Soccer Electronic

From controlling to measuring

Max
Lead

Timo
Kicker

Nino
Dribbler

Sven
Light Barrier

Jan
ESC

At Soccer Electronic we are developing and designing our own PCBs, test and iterate our designs, which are custom build for our robots. To Design the circuits and PCBs we are using KiCad and LTspice. Many of our circuits are fairly complex so that we have to test very detailed using one of our oscilloscopes. 

ESP32 Module

We are using an ESP32-Wroom Module to control most of the robots functions. The via the connection module incoming velocity commands are converted to motor speeds and passed to the ESC Modul.  In return the ESP-Module sends encoder data and data from the imu to our server. Besides  driving the kicking and dribbling devices have to be controlled by the ESP32. 

Kicker

The Concept

In the soccer small size league, the robots are playing with a standard golf ball, which may be accelerated up to a speed of 6.5 m/s, representing a total kinetic energy of roughly 1 joule. From a variety of options to do so, we have chosen to use an electromagnetic kicking-device, because it meets several crucial requirements like a high reliability and a sufficient „firing-rate“.

Transformation

Through a flybacktransformer energy is stored in a capacitor. While kicking, this energy is dumped into a coil within milliseconds and the coil is attracting a ferromagnetic plunger, which then hits and accelerates the ball.

In the Future

Our current focus of optimization is to choose a good ferromagnetic material allowing for a high flux-density and low eddy-currents and to develop a high speed, low noise capacitor charging circuit, which also meets high safety standards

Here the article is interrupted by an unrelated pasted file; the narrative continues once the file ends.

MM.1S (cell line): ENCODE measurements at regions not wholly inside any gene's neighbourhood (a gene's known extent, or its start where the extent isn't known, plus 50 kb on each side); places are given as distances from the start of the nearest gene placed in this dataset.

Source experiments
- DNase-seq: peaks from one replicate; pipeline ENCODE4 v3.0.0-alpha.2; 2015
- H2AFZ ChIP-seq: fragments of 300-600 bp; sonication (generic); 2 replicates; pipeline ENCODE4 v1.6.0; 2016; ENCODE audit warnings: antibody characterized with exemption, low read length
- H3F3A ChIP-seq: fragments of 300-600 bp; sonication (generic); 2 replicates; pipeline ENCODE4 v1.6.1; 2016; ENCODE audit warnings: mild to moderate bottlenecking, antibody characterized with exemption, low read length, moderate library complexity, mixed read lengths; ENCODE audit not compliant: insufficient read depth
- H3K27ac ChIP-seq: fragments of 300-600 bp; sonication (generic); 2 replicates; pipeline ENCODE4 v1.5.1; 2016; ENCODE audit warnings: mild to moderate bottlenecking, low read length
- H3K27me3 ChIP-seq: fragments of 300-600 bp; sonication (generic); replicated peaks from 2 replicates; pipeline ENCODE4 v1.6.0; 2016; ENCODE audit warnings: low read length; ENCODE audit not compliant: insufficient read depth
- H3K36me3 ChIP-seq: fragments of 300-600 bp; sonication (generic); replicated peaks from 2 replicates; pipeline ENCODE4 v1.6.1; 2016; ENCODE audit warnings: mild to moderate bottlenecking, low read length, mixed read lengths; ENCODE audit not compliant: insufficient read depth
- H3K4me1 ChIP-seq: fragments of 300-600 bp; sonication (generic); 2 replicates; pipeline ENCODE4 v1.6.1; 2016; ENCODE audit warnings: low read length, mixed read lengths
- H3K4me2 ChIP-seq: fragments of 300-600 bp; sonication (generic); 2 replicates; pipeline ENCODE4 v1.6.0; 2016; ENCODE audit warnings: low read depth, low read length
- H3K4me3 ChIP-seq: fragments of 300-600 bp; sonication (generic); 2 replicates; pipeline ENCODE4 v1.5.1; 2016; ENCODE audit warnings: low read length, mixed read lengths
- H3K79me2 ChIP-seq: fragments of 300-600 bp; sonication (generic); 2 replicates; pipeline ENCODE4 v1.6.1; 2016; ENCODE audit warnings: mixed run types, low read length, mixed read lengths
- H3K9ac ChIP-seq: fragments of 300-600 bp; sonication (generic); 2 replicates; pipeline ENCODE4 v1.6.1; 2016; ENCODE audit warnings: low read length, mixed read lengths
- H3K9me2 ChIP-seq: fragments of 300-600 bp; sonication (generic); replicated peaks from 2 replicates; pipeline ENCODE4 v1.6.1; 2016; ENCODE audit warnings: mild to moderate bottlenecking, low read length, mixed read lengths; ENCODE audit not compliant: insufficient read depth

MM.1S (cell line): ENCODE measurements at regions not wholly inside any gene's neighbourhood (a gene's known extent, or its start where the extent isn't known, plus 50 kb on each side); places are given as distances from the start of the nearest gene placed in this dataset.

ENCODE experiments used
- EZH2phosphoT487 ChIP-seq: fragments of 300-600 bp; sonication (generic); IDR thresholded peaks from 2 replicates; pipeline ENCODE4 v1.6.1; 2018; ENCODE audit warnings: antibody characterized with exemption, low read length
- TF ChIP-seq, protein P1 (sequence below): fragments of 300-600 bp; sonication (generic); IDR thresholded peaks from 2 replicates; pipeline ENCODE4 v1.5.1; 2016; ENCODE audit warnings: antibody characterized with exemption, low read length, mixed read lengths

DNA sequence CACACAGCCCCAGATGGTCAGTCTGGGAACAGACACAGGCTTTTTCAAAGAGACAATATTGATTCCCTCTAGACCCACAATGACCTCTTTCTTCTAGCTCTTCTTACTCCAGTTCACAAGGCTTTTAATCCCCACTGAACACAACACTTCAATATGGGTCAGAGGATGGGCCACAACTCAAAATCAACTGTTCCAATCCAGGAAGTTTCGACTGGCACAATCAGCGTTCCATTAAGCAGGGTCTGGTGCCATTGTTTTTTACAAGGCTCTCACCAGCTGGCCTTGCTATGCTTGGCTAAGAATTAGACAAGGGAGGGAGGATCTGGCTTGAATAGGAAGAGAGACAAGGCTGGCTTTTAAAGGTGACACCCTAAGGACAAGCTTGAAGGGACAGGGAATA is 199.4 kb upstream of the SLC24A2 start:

Network Module

Since the Robocup Competitions are held in different countries around the globe the available radio frequencies may vary. To be more flexible we are using a sperate Network Module which can be switched with other modules to use different frequency areas. 

User Interface

To interact with our robots we need a user-friendly interface which can be accessed even if the robot is assembled and shell is mounted. We decided to use a removeable UI which can be plugin at the interface module on the right of our dribbling device. When the external UI is plugged in the ESP32 get notified and shows internal data on the display. Furthermore robot can be controlled thru a rotatory encoder mounted on the external UI. 

ESC

Task of the ESC Module is to control the BLDC-Motors of our robots. Since BLDC motors are relatively new in this speed region, there aren’t any prebuild speed controllers in out form factor, so we decided to design our own module. To safe space we split the module in half and arrange them on top of another forming a pcb sandwich. So every board has circuits and connectors for two motors. The communication between all boards is realised with our Main Hub.  

TMC4671

Main component of the ESC-Modul is the TMC4671 Chip which is controlling one motor each. Controller loops for position controlling are already integrated in the chip, but never the less it needs some additional circuits for power sensing and voltage switching.

Current sensing

In order to accurately control the motors, the controlling chip needs to know how much current is going thru the motor. We are archiving this by adding Shunt Resistors in line of the three phases of the Motor. The current in each phase is proportional to the voltage over the resistor.

Molex Micro-Fit 3.0

We are using Molex Micro-Fit connector to connect all power electronic on the robot. The connectors can delivery up to 10.5A which is just right for our purpose.

Interested in joining the team?